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Times are different now for Sheppard Former LSU star could shine at MLB

Kelvin Sheppard's NFL career got off to an inauspicious start.

"Last year, you've got to go back and we didn't have OTAs. We didn't have any of the camps [because of the NFL lockout]," Buffalo Bills defensive coordinator Dave Wannstedt said. "Then he shows up at training camp and he's about 20 pounds overweight and he pulls his hamstring the first day or two."

Fast forward a year, and things are radically different for Sheppard. He's slated to start at middle linebacker in Wannstedt's new 4-3 scheme. He's got teammates singing his praises, like this from veteran Nick Barnett.

"I think he potentially could be one of the best linebackers Buffalo's probably ever seen," Barnett said. "If he has his head on straight and he continues to grow the way he's growing he could be a great player."

Barnett's hefty praise comes from watching Sheppard work as a rookie.

"You know when you're in the locker room you see young guys, sometimes you can really tell they don't love the game of football, even though they're good players. He loves to play football," Barnett said. "He'll study. Last year, I don't think I've ever had a rookie come to my house as much as he did since I've been in the league to watch film. So I think he's a student of the game. If he continues that mindset, he could be one of the greats."

Sheppard will line up between Barnett and Kirk Morrison in the Bills' base scheme, a pair of linebackers with 18 years of experience between them. That's a good spot to be a sponge.

Barnett said a lot will be asked of Sheppard, but the Bills think he's cut out for the job. A brief contract holdout and then the hamstring injury combined to set him back far enough to miss most of training camp last year, and it wasn't until midseason that he really cracked the lineup. He wound up starting the final nine games of the year, finishing with 70 tackles.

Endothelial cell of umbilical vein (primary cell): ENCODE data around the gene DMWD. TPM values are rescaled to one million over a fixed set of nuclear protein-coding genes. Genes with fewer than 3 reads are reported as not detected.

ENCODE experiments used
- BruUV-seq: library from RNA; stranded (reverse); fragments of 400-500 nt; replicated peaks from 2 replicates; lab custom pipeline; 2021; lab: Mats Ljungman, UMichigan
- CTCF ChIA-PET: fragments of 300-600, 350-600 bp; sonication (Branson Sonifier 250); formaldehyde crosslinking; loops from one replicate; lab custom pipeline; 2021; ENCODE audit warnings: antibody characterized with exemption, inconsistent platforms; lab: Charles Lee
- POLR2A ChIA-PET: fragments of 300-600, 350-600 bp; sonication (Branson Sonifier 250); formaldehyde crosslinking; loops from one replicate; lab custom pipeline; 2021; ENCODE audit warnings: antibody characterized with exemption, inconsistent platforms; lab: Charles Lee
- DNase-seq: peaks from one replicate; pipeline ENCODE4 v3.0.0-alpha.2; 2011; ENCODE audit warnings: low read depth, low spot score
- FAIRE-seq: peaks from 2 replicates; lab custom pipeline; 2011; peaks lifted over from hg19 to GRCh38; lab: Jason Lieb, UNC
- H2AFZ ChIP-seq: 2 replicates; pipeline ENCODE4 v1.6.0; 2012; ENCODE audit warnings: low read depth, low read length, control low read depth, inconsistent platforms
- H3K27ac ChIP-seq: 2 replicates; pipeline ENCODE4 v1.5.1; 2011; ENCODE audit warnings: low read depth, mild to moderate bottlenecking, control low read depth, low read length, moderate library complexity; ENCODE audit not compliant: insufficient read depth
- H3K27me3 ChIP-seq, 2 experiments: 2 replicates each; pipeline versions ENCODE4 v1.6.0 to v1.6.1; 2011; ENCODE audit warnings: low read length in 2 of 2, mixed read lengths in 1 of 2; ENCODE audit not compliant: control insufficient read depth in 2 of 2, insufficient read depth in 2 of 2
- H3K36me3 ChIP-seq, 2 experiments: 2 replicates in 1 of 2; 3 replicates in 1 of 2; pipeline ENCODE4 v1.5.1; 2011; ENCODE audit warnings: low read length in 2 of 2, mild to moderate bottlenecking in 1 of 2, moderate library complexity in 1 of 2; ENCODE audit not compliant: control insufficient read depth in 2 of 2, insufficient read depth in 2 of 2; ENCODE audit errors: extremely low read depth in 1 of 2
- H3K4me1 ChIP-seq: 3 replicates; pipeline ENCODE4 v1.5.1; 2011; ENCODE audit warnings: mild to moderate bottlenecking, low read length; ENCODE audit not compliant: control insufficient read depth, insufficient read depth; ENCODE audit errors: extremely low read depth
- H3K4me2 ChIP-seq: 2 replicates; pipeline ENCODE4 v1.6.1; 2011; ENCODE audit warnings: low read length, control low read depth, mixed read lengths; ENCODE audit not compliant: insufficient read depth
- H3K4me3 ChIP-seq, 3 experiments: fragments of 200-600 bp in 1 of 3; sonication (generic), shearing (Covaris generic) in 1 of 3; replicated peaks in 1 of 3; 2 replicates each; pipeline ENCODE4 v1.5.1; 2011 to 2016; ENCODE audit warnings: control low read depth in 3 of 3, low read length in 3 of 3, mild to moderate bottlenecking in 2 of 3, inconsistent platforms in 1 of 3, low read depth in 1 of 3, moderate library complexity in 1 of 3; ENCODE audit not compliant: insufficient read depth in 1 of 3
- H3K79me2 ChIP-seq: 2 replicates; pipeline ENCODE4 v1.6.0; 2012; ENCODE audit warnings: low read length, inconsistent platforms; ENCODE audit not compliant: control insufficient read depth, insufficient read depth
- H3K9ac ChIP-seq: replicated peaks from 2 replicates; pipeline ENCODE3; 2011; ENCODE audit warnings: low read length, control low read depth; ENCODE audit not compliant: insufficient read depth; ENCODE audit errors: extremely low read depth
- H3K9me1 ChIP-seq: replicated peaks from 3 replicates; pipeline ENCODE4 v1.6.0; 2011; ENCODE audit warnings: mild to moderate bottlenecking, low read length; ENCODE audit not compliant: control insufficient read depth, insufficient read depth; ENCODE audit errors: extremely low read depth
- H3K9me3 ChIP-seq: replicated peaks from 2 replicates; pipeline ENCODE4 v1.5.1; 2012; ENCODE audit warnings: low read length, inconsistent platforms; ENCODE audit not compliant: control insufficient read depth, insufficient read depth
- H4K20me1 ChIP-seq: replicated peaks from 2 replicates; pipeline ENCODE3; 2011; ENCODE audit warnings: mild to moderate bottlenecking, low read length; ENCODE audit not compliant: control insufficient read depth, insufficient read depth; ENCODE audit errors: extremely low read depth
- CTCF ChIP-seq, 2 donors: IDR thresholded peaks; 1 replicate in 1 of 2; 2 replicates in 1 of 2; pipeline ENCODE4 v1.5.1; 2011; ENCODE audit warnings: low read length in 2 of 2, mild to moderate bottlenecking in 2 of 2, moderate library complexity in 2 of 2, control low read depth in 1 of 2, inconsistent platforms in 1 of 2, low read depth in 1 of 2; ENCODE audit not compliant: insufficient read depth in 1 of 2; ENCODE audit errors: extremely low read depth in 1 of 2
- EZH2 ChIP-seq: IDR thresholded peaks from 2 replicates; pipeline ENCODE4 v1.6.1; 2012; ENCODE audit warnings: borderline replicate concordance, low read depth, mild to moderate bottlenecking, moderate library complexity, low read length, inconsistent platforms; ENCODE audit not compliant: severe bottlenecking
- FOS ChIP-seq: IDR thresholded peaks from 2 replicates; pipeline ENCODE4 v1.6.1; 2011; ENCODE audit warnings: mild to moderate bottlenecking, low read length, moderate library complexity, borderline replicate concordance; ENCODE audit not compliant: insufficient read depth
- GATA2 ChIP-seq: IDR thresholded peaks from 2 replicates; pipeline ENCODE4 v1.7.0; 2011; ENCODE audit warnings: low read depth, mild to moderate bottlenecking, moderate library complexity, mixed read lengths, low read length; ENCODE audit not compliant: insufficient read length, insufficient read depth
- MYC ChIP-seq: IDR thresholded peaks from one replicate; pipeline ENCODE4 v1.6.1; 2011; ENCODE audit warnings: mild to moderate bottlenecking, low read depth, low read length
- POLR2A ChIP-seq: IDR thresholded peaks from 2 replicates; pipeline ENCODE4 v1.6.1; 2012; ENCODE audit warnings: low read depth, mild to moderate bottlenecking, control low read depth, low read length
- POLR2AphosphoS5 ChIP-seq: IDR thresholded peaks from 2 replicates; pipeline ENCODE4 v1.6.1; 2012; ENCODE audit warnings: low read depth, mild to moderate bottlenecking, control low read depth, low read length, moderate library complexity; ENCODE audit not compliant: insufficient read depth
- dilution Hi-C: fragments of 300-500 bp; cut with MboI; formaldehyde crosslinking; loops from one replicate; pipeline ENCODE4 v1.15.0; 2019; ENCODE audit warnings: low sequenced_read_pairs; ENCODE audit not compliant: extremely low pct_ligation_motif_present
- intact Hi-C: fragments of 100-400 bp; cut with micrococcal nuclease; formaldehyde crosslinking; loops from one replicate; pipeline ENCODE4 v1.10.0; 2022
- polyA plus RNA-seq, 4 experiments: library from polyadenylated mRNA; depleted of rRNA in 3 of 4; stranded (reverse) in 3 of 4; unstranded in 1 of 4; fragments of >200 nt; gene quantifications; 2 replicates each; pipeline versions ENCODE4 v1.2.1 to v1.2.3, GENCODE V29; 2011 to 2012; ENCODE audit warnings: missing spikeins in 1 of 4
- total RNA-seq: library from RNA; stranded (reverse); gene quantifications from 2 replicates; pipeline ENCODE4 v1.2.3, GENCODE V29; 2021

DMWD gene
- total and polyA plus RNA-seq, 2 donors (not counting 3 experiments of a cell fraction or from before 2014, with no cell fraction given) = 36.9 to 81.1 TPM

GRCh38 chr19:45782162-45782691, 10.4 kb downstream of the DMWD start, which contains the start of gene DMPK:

"He's a big, strong, physical guy inside, which we need, and we think that Shep will handle the inside part of our game extremely well," coach Chan Gailey said. "He's an intelligent guy, plays hard, he's physical. But really, his play last year is what allowed us to think he could do the job this year."

When Wannstedt took over as defensive coordinator, one of his first moves was to announce Sheppard would start at the "mike" position. Wannstedt served as Sheppard's position coach last season at inside linebacker.

"Physically, he's a 4-3 middle linebacker," Wannstedt said. "He's not a 4.5 [40-yard dash] guy that's going to play on the edge, but he is a 'backer that can play inside from tight end to tight end. He's athletic enough to cover tight ends and backs."

Sheppard's listed by the Bills this offseason at 244 pounds, about four pounds above his stated target weight. He's excited to return to the 4-3 -- the scheme he played in at LSU -- where he made 311 career tackles and was a 2010 first-team all-Southeastern Conference defender.

"This is a defense I'm very comfortable in. I played in it my whole life," Sheppard said. "So I know you need to be a little quicker than the 3-4. I want to keep my weight around 240 so I can move, cover tight ends and running backs inside the box."

The 10 OTAs and mandatory minicamp that follows is valuable time for Sheppard and the rest of the team's second-year players, who were robbed of a true NFL offseason.

"All those mistakes in areas that you would have got in the first week of training camp, you're knocking those out in OTAs, which I didn't have last year," Sheppard said.

"You talk about players and how quick and how much you expect them to develop, he's one that I really expect to benefit from the offseason program, the mini-camps and training camp," Wannstedt said. "This is a defensive scheme where our middle linebacker should make a lot of tackles and you've got to have a guy that's near capable of it and he is."